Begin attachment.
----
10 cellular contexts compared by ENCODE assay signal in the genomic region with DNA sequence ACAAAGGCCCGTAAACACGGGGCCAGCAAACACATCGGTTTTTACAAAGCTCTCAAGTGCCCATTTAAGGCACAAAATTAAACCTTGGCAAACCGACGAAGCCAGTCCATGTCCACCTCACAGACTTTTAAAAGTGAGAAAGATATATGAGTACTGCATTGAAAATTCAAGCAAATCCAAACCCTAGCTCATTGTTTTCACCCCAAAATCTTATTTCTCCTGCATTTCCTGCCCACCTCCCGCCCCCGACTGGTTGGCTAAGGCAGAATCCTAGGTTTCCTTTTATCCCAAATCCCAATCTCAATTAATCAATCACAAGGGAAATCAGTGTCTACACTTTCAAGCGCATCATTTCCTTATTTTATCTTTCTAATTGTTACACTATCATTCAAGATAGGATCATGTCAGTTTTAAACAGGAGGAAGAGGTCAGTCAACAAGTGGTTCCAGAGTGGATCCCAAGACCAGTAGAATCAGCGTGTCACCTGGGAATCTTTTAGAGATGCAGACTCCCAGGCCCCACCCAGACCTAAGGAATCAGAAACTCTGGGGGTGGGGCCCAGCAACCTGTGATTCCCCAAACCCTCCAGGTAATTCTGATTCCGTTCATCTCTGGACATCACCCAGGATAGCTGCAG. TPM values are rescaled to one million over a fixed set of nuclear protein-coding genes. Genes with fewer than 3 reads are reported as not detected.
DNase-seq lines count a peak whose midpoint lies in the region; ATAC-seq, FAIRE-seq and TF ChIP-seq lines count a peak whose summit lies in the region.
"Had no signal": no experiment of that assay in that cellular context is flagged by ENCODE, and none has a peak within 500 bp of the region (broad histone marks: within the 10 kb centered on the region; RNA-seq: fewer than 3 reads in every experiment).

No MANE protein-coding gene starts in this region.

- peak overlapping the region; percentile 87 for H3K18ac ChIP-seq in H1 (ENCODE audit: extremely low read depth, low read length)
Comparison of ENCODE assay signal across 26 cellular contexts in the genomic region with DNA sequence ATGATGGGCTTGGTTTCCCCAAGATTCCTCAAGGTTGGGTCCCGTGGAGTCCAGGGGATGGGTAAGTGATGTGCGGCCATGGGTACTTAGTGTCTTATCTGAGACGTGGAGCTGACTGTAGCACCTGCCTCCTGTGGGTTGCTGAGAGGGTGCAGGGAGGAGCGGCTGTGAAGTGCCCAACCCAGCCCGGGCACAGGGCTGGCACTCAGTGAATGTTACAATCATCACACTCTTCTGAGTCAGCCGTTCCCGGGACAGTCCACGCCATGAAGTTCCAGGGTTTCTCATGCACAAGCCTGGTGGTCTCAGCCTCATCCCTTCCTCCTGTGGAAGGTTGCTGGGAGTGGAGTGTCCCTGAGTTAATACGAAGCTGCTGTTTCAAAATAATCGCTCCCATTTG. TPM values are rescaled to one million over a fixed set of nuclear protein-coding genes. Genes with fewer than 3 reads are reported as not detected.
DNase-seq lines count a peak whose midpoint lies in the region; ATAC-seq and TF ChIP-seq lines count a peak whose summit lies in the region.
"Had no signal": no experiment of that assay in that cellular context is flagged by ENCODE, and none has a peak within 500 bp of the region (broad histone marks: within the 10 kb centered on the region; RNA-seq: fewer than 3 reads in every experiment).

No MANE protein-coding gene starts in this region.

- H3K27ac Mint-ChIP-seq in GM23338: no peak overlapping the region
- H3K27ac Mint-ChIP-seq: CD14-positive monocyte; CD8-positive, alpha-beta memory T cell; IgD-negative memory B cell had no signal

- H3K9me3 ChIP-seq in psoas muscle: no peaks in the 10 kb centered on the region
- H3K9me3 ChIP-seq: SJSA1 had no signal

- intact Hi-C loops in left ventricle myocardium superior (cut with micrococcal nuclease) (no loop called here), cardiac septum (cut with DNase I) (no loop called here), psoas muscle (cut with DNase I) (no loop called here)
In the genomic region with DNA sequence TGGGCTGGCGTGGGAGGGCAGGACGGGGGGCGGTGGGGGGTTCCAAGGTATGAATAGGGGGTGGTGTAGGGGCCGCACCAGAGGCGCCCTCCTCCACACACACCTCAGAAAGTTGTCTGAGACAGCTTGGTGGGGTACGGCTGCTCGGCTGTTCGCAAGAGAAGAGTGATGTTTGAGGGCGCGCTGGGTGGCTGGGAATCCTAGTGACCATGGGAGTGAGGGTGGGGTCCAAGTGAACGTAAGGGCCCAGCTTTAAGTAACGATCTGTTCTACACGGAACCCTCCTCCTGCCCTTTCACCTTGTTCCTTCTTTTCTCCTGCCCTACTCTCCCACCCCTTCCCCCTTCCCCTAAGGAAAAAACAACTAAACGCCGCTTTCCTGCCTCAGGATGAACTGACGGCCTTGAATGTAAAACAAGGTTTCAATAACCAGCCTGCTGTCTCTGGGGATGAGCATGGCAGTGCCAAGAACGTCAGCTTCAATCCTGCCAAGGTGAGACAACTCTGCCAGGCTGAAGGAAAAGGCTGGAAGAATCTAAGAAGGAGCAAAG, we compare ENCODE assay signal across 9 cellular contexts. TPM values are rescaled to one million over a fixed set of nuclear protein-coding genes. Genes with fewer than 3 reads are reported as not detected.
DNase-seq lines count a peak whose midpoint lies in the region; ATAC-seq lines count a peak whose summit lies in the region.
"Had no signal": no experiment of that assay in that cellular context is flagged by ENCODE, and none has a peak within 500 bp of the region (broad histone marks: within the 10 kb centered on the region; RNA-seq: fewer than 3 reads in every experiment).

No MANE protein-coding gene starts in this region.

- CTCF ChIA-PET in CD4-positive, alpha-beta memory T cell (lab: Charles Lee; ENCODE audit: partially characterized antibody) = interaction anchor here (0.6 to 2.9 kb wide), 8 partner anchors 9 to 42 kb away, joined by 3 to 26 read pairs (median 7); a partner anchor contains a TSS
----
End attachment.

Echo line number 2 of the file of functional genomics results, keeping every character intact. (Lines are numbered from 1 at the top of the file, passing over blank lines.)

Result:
DNase-seq lines count a peak whose midpoint lies in the region; ATAC-seq, FAIRE-seq and TF ChIP-seq lines count a peak whose summit lies in the region.